There was no letdown this time, no unbelievably flat performance like the one by the other tenant of Giants Stadium seven days earlier.
All week, the Jets talked about how they had to take advantage of their latest opportunity, one that fell right into their laps and gave them control of their own playoff destiny. They just knew they couldn’t let this one slip through their fingers, or it would’ve been an extremely long offseason.
But the Jets came out and played one of their best games of the season last night in the national TV spotlight. They rode their league-best ground game and top-ranked defense and smothered the Bengals, 37-0, in what probably was the final game at the stadium.
“We’re excited,’’ Rex Ryan said. “We’re happy with the win and getting in the playoffs. But we’re definitely not satisfied. We weren’t going to be denied. I don’t believe we backed into anything, so we’re going to try to prove it."
The Jets ended a two-year playoff drought and set up a rematch in the AFC wild-card round. The Jets (9-7) earned the fifth seed and will meet No. 4 Cincinnati (10-6) at 4:30 p.m. Saturday at Paul Brown Stadium.
The statistics were stunningly lopsided. The Jets ran for 257 yards and held the Bengals to five first downs and 72 yards, including no net yards passing. The Bengals were 4-for-19 passes for 31 yards, but three sacks negated the yardage.
"It was such a pleasure to really close this stadium out the way they deserve," linebacker Bart Scott said. "Jets fans have lived in misery for a couple of years, and we’re just trying to change the mentality and let them know that we are trying to bring in a new era."
This one was won in the first half, which ended with the Jets ahead 27-0. They were in total control from the outset, holding the ball for a whopping 24:50 and stockpiling 250 yards on 42 plays. They gobbled up 190 yards on 33 carries in the half against the Bengals’ second-ranked run defense.
The Jets’ defense was stout, holding the Bengals to 7 yards on 15 plays. Cincinnati mustered only one first down — on Darrelle Revis’ illegal-contact penalty early in the second quarter — and Carson Palmer completed 1 of 11 passes for zero yards.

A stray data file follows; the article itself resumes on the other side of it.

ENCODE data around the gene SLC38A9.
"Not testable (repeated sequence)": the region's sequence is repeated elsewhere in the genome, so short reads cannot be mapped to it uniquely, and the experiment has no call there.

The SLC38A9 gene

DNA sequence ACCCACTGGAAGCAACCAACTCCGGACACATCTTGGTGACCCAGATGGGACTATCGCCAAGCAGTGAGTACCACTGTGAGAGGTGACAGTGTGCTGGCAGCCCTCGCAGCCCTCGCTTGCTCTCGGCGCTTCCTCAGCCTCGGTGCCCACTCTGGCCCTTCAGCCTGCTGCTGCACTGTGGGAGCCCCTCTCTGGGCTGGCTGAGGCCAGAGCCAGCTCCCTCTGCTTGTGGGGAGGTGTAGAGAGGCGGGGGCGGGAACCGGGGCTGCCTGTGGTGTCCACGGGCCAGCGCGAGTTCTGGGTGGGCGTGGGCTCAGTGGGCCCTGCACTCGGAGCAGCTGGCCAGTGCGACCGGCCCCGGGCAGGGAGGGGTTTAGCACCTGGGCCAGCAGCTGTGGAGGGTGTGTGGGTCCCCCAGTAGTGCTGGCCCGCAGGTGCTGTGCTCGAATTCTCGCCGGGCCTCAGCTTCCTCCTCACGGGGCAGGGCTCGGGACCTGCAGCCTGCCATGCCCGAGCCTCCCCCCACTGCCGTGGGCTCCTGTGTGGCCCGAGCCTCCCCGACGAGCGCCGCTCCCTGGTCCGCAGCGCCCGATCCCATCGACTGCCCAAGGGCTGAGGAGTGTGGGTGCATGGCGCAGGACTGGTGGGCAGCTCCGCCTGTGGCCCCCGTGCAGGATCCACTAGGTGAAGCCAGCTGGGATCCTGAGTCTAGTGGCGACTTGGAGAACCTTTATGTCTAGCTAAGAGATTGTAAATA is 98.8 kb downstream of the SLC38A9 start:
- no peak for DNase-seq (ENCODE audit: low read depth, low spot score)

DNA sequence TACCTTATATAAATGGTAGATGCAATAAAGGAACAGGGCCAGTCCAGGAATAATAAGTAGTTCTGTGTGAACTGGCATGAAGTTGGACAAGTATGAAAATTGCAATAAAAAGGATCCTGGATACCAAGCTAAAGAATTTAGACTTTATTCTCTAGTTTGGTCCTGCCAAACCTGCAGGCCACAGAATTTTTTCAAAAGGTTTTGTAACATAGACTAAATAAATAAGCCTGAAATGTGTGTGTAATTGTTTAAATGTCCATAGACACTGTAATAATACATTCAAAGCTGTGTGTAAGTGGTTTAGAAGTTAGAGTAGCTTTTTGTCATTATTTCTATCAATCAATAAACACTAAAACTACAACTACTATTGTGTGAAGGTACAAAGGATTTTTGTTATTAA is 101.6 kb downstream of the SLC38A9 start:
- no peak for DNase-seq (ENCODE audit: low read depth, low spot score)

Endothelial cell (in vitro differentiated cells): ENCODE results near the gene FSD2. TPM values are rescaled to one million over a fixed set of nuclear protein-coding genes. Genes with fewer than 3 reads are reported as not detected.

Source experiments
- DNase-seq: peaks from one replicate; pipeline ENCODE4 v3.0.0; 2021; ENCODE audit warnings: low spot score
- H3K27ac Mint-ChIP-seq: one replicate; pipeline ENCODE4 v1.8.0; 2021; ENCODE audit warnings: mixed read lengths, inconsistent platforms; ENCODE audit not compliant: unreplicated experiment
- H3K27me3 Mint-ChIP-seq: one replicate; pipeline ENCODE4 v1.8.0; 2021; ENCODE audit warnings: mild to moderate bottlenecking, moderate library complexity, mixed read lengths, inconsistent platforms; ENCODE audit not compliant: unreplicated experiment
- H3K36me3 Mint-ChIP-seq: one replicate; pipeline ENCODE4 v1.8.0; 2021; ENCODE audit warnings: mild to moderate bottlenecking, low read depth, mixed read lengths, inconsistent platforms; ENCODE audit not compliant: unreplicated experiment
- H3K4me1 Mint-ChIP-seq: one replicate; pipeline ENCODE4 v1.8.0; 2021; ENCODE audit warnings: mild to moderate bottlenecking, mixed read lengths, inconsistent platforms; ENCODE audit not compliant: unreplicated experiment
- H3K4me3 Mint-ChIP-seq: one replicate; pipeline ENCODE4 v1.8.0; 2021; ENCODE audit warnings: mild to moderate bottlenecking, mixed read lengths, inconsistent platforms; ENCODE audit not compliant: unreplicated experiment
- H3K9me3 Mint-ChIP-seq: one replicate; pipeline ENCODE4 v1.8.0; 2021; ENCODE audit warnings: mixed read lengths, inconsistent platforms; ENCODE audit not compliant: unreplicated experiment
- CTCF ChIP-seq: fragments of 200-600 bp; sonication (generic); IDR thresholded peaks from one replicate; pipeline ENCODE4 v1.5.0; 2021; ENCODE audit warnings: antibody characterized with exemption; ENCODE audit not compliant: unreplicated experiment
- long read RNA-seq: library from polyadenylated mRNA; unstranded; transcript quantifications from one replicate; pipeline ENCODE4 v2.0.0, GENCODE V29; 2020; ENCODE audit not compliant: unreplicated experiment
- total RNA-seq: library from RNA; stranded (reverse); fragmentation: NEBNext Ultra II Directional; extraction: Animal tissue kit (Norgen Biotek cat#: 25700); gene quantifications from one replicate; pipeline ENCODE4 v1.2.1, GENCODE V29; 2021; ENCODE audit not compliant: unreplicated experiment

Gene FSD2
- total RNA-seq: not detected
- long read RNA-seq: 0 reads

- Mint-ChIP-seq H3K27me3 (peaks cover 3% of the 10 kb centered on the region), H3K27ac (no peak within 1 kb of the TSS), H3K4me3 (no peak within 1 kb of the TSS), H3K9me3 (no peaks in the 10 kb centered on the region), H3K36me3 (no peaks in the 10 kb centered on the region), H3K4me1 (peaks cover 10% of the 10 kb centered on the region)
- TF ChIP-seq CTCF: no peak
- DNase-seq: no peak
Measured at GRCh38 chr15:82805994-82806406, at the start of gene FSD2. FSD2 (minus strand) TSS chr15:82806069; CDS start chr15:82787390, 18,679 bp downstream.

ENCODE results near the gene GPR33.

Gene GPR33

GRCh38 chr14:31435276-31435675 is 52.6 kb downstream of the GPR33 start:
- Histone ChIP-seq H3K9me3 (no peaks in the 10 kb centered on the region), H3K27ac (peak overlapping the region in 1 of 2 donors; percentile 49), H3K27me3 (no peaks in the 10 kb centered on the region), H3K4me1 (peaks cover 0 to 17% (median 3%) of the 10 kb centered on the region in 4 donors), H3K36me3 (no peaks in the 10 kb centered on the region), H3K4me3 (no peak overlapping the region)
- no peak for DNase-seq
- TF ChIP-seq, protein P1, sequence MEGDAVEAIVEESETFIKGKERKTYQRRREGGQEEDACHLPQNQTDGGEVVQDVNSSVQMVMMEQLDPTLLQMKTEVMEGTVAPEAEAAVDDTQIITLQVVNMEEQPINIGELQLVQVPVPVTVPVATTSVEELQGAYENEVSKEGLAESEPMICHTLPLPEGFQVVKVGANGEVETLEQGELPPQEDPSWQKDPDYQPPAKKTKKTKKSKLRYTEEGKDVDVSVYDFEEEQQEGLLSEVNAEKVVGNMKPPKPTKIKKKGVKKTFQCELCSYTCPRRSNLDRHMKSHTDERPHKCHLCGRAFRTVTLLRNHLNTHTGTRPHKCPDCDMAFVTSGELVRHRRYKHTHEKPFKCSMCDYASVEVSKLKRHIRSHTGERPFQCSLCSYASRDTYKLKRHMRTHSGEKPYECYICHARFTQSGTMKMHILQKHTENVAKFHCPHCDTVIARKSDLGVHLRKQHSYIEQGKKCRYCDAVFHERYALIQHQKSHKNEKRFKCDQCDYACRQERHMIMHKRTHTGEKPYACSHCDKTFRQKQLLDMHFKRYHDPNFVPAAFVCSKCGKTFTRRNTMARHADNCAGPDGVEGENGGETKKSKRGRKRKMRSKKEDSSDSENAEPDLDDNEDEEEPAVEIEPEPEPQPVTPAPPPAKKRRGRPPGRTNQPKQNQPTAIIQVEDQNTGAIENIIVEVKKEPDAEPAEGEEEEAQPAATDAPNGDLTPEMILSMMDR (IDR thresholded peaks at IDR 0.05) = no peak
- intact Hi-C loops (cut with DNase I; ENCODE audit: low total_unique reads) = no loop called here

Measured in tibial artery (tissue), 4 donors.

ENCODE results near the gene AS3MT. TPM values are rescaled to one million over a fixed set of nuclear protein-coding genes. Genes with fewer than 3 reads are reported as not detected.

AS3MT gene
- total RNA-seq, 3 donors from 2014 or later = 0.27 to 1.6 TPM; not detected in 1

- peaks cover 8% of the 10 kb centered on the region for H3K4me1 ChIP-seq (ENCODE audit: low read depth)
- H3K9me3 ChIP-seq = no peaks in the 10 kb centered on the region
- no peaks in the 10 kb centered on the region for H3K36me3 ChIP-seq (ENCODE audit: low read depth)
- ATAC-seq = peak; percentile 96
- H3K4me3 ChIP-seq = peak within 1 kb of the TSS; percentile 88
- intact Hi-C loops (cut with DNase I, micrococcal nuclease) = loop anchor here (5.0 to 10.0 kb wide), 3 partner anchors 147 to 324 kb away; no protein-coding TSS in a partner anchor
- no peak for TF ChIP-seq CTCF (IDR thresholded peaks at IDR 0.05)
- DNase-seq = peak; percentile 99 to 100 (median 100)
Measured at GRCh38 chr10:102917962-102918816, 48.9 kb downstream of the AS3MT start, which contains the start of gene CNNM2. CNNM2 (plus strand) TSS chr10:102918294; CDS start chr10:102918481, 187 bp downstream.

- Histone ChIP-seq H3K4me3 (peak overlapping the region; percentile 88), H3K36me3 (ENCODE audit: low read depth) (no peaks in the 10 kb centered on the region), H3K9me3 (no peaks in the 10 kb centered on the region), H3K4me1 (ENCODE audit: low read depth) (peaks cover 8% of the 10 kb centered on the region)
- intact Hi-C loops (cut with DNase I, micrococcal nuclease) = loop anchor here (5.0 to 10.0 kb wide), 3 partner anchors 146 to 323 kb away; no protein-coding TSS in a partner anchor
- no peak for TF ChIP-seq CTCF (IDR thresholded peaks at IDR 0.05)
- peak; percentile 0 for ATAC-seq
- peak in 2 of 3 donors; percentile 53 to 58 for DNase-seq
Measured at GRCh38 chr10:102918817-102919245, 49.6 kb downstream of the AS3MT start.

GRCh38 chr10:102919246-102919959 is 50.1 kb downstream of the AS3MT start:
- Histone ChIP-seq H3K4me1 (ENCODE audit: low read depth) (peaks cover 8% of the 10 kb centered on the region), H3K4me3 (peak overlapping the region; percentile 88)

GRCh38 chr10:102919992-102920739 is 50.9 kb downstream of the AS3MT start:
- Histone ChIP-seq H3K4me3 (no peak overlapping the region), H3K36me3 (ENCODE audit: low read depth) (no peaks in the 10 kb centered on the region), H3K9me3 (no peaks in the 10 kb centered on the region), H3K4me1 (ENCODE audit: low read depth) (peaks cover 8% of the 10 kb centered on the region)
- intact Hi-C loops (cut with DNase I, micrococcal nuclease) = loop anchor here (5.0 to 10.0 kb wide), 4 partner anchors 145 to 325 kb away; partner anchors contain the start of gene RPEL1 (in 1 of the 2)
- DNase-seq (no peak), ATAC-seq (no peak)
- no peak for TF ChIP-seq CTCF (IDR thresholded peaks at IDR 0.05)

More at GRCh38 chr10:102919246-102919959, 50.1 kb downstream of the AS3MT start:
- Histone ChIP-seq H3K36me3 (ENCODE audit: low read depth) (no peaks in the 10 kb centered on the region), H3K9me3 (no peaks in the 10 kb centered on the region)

The Jets stepped on the Bengals’ throats early. They marched down the field on the game’s opening possession, showing they weren’t about to tempt fate. They pounded the ball right at the Bengals and used a big-time run by Brad Smith on third-and-7 from their own 42 to get into prime scoring position.
Smith, whose role on offense has increased in the last month, took a direct snap in the "Tiger" formation, ran right, made a nifty cut, darted through the Bengals’ front and blew through the secondary before being tackled at the 1 after a 57-yard gain.
Thomas Jones scored on a 1-yard run to cap the 72-yard drive, making it 7-0 with 10:46 left in the first. His 2-yard scoring run in the fourth quarter gave him 14 TDs, breaking his career high and the franchise mark he established last season.
Jay Feely’s 20-yard field goal ended a marathon 21-play, 74-yard, 11:11 drive for a 10-0 lead.
The Jets put together another scoring drive two series later. Smith took a direct snap on second-and-11 and deked into the secondary after crashing through two tackle attempts. He zoomed 32 yards for a 17-0 edge.
The Jets kept their foot on the accelerator on their next drive, mostly riding the ground game until they got inside the 10. Mark Sanchez hit Jerricho Cotchery on a quick hitch behind the line of scrimmage on second-and-5 from the 6. Cotchery got a good block from Braylon Edwards and dived into the end zone for what later was ruled a rushing touchdown, making it 24-0.
Said Jones, "A lot of people wrote us off early. We keep fighting, kept fighting, kept sticking together, and these are the kind of things that happen when you stick together and play hard for 16 games."
Another thing that happens: You get the right to play a 17th